Episodes

Radio Free Mormon: 147: Hiding in Plain Sight

RFM dissects the first talk in the most recent General Conference given by Elder M. Russell Ballard on the First Vision.  Is Elder Ballard hiding things in plain sight?  You decide!

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3 thoughts on “Radio Free Mormon: 147: Hiding in Plain Sight

  1. When I heard Elder Ballard talk during GC, I thought ok great, he is reading from the 1st Volume of Saints and the new history that the church is laying out.

    So Elder Ballard shouldn’t take so much credit for drafting the masterful mesh of the four accounts. The notion of hiding in plain sight is a valid perspective. I think the church is moving the narrative or adjusting to criticism, slowly, but surely.

    The first vision differences never shook my hardcore TBM testimony, neither the anachronistic appearances of things in the book of Mormon, nor the pearl of Great price “inspired” translation… it’s hard for me to determine where exactly it was that my testimony cracked to the point where I began to see things differently.

    I think something very upsetting for me is the Christology development found inside the bible from a chronologist perspective. How the theology of Christ grew over time as the books in the new testament began to appear. For me this was convincing evidence that Christ is just an overblown story that took a life of it’s own. That coupled with how Isaiah is written by several different authors… how Proto & Deutero Isaiah, and how the prohetic parts of Isaiah were transferred over into the book of Mormon when those part of the bible were written post-Babylon take over after 600 BC where the Bible accurately prophesies events that had already happened giving the impression that the Prophets were able to predict the future when they were only describing events that already happened (book of Mormon conveniently does the same). Also the “documentary hypothesis” that lays out how the Torah or Pentateuch was compiled and put together from a scholar perspective. All these statement strike at the biblical foundation of my testimony.

    I suppose that when I joined the church, I had biblical heritage… and I always had the slight suspicion that the book of Mormon was somehow concocted with the inspiration from God. However, the Bible was supposed to be above the same level of scrutiny that the Book of Mormon doesn’t pass. But when you have the bible fall short then suddenly the Book of Mormon is just as true as the bible.

    In any case the Tent of the Church seems to be filled at capacity and now begins to push out people that don’t fit in. My hope is that the church will be more expansive and expand it’s tent and create a more flexible theology. I want to assist in this process should the church welcome my perspectives and allows me to do so.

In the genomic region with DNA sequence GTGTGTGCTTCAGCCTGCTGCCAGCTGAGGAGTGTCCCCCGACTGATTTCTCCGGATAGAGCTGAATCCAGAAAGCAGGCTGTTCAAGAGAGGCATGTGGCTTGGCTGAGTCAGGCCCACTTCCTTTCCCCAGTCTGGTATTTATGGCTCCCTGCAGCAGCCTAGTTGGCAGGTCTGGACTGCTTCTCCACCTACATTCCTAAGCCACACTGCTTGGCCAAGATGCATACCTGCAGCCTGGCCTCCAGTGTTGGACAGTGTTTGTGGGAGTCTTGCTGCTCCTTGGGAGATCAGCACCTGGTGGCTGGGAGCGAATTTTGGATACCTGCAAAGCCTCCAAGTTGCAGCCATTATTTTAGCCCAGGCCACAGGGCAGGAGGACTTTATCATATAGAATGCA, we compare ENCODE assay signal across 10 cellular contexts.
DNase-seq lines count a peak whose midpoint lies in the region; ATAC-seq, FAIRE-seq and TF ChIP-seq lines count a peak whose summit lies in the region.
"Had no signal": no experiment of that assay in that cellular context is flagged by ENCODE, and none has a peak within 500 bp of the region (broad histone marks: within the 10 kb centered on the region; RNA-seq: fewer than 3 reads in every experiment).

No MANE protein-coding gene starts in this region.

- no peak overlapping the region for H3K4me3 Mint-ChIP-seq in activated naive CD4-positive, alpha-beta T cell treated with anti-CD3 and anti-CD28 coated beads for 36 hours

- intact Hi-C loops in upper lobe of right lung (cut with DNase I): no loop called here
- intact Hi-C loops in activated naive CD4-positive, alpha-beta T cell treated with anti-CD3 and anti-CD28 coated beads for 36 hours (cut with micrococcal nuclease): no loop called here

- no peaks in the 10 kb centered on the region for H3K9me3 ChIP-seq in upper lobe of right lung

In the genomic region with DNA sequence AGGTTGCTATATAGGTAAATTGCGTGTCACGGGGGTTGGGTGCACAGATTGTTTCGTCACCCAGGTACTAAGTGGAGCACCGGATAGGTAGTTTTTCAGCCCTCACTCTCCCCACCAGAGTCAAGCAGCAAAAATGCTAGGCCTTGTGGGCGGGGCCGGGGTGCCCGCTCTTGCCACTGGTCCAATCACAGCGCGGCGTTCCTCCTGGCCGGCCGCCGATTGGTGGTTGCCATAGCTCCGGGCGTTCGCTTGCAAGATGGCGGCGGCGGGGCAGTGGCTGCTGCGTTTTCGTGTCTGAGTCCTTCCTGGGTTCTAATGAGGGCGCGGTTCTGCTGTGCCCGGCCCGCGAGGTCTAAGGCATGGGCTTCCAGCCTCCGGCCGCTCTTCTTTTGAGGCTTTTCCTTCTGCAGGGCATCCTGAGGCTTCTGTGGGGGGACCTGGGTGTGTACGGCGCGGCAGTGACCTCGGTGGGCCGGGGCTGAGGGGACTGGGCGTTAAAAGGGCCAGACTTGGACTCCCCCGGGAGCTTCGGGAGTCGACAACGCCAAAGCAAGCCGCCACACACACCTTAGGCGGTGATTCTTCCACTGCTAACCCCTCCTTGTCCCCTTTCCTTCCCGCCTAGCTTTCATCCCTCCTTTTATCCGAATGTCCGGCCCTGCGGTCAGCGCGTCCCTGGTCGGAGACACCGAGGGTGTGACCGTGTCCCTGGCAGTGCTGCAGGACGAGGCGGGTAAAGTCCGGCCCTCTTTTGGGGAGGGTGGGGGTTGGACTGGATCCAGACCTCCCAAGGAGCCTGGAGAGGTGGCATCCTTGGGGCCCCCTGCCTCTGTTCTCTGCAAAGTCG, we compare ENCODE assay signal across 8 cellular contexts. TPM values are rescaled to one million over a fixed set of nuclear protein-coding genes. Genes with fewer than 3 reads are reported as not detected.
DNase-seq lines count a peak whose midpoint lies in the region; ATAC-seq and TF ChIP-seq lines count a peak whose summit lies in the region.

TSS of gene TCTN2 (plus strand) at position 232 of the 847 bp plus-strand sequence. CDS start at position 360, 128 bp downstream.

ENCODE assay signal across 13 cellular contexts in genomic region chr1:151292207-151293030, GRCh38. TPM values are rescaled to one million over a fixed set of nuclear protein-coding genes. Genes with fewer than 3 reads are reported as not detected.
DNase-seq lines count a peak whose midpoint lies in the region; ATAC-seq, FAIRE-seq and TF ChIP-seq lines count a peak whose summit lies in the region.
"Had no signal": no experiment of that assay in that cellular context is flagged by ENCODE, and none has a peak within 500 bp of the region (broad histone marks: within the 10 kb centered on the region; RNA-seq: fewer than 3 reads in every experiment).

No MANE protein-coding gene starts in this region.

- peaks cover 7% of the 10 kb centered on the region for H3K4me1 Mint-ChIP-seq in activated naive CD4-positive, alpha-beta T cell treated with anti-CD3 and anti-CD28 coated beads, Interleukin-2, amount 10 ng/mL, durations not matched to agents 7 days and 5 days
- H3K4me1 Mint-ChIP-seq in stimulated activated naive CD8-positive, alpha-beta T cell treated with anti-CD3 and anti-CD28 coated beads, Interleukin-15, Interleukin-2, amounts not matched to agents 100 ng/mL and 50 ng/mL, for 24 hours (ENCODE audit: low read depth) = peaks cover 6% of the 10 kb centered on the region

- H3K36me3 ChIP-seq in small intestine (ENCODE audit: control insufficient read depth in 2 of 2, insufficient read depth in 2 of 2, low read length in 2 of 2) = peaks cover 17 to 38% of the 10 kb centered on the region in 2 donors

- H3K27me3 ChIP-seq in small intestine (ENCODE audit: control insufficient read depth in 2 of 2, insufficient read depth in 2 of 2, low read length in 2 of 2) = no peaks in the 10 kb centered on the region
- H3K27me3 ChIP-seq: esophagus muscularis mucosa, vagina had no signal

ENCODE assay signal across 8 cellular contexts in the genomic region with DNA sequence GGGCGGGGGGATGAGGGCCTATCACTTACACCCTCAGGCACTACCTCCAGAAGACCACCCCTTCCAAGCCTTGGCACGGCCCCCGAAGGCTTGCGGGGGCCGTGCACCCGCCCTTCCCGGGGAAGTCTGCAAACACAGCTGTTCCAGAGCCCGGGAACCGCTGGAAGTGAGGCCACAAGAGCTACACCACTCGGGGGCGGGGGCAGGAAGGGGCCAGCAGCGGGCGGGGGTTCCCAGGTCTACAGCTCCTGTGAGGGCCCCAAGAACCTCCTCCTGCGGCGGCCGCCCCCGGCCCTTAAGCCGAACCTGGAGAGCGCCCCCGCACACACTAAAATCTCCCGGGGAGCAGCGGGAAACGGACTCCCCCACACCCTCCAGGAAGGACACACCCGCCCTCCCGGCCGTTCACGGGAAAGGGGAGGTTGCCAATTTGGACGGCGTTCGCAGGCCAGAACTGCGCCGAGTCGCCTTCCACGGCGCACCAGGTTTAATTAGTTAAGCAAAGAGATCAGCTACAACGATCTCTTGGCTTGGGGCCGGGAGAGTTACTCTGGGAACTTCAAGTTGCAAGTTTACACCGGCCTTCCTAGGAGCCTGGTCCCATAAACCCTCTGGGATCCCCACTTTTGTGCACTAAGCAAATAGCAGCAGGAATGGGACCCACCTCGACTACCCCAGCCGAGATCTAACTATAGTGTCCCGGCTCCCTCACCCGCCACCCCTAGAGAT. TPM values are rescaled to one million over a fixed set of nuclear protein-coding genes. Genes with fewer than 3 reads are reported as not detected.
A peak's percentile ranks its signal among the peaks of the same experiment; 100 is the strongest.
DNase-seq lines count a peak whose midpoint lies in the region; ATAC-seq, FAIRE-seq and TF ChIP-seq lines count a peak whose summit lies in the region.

• About Elder Ballard’s talk on the First Vision being a repeat of the Saints book, that thought had occurred to me, as well. So I went back and checked the second chapter of Volume 1 of Saints to compare.

      As it turns out, that is not what Elder Ballard was doing. It was the same idea, but a different format. He did not just read out of the Saints book. As I re-examined Saints more closely, it was apparent why he did not.

      Saints has a more sophisticated and complicated amalgamation of the First Vision accounts, and that is because they are drawing not only from the four primary accounts, but also from the various secondary accounts in writing that chapter.

      So what Elder Ballard did was a simplified version of what the Saints book did.

      I still have my doubts as to whether Elder Ballard actually wrote this himself. But maybe I am wrong.

      I am not sure, however, that it would be any better for Elder Ballard if he were the one who wrote it, because it would involve him more directly in the effort to “hide the ball.”

      • Ah perceptive… thanks for pointing me out.

        If Elder Ballard was anything like me TBM wise, I was never phased by the different versions of the first vision. Although it’s interesting that analyzing the differences in the Gospel shook my belief core much more than analyzing the first vision accounts. Thanks again!!

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